Vodafone has claimed that its ‘different’ strategy in the UK market is ‘doing well’. Speaking at its year-end results, the Group CFO Nick Read said that the network’s method of attracting higher-value customers and selling them more services had resulted in good financial results: ‘What we’ve been doing well in the UK is bundling content into packages and getting uplift on the ARPU. That’s how our strategy is different from the other players in the market. We’ve attracted higher-value customers and then sold them more.
‘When you look at consumer contract revenue, we grew 4.5%. When you compare that against the competition that’s superior performance, it’s a sign that it’s the right customers that really use our service.’
The Group CEO Vittorio Colao also revealed that the network’s retail strategy may see them reduce the number of UK retail outlets ‘at some point’. ‘We already have very good results in terms of sales and the performance of UK shops. The ones that have been acquired and refurbished are doing very well and are self-financing. Clearly, the ones that were not subject to that refit and new investment probably will become more marginal and the number at some point might be reduced,’ he said.
Opening up about pricing in the UK, Colao said that he didn’t believe that BT would be too much of a disruptive force: ‘Who is irrational in pricing? Usually people who want to sell their business – they can become irrational because they want to create volume – or people who are desperate and don’t see a future and want to be consolidated. BT has bought the leader in mobile EE and is the dominant player in fixed, so it has a lot to lose if prices go up. You don’t spend £12bn to then thrash the prices.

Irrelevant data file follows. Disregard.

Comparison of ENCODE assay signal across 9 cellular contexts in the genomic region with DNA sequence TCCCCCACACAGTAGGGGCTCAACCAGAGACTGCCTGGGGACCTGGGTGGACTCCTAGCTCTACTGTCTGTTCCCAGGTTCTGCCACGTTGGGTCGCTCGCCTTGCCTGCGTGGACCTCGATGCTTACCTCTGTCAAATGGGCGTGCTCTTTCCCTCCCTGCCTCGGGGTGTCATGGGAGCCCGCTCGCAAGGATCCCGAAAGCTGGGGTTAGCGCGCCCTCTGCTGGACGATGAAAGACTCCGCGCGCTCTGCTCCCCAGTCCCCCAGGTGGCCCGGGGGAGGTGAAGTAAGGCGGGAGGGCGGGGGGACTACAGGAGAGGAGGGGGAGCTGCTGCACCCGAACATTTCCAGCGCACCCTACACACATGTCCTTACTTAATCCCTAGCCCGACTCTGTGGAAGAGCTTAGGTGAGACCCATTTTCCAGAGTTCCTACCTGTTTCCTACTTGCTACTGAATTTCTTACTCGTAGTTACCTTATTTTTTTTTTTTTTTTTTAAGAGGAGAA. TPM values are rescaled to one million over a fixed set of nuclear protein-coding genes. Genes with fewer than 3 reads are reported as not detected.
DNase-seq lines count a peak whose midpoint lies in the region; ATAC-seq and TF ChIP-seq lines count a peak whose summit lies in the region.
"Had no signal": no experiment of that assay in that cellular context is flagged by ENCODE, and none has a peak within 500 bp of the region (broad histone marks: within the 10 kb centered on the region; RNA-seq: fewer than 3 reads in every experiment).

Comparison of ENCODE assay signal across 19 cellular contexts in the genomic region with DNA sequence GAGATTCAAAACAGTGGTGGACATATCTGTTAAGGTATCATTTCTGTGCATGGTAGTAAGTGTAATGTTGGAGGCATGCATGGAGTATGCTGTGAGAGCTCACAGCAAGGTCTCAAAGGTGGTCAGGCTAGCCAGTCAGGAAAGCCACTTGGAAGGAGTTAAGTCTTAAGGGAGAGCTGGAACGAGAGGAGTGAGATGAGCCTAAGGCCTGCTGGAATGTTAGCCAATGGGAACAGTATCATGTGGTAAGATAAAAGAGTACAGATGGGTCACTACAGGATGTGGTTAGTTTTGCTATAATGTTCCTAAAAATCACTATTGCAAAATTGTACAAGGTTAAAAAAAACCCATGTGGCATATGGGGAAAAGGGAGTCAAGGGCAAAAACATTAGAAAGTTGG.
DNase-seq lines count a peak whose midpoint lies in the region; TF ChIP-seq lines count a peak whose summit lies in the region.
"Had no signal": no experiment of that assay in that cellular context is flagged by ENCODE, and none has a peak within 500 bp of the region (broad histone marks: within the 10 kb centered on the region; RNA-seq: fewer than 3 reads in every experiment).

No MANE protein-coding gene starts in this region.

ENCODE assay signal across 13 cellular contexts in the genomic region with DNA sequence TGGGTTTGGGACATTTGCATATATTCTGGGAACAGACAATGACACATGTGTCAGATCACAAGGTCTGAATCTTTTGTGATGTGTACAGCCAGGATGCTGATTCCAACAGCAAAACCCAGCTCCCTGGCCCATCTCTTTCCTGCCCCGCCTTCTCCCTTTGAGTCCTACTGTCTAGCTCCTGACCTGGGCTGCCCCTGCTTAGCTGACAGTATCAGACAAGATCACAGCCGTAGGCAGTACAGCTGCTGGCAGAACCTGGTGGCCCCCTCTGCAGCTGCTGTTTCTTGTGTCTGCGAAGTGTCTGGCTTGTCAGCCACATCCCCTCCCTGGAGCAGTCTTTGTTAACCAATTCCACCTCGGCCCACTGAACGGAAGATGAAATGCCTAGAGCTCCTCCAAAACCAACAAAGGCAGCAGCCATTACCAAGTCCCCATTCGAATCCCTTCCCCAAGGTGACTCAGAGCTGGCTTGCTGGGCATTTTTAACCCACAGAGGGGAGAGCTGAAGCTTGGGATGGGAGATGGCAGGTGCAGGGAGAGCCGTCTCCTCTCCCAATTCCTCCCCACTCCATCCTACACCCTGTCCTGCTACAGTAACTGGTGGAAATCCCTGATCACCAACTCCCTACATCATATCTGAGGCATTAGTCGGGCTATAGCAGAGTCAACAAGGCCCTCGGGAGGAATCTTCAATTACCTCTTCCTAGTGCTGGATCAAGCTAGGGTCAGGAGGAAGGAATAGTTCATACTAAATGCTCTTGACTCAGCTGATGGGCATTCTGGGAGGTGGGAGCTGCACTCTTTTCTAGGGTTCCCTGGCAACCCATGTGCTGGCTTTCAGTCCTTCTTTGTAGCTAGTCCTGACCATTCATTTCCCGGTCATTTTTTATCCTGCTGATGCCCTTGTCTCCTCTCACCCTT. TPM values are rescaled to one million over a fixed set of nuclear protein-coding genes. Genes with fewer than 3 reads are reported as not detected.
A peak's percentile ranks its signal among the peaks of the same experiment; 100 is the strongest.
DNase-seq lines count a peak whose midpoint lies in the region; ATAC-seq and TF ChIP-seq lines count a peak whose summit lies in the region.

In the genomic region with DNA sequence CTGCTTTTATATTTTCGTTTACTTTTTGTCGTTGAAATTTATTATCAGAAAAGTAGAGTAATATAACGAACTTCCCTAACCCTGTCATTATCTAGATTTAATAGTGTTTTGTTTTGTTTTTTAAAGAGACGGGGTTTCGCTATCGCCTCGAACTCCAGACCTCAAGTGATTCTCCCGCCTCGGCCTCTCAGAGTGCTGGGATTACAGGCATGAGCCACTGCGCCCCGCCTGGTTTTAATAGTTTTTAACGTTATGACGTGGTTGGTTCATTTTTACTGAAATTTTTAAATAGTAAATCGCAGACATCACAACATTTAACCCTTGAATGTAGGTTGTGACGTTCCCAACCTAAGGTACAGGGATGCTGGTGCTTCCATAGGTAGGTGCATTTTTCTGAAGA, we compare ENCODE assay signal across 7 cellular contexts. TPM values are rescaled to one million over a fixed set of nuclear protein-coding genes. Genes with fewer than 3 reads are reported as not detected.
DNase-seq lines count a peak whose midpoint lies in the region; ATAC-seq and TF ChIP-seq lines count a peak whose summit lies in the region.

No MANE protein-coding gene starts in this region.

‘I think we are pricing our packages well and customers are responding to that. The UK is the highest user of data in Europe; the net adds were lower across Europe, there has been a tuning down in terms of net adds. But I would say that most of it is the pricing, which is good.’
Colao also took the opportunity to air his views on both the EE/BT deal and the Hutchison Whampoa O2 takeover, saying: ‘If the Hutch O2 deal produces a strong player who can maintain competition, we’d be in favour of the deal.
‘In terms of the BT/EE deal there are three key points that have to be addressed. First, the network sharing between EE and Hutch has to be terminated. Second, the control of 60% of 4G frequencies that is currently in place must be reduced. Third, access to fixed line and fibre network – clearly the Openreach split would be the best solution. EE/BT will be two-and-a-half times the size of its closest competitor – you have to make sure that this is fair to competition.’
Vodafone confirmed once again that it would be launching broadband and TV services in the UK. Colao said that the offering would differ significantly from what was currently available on the market.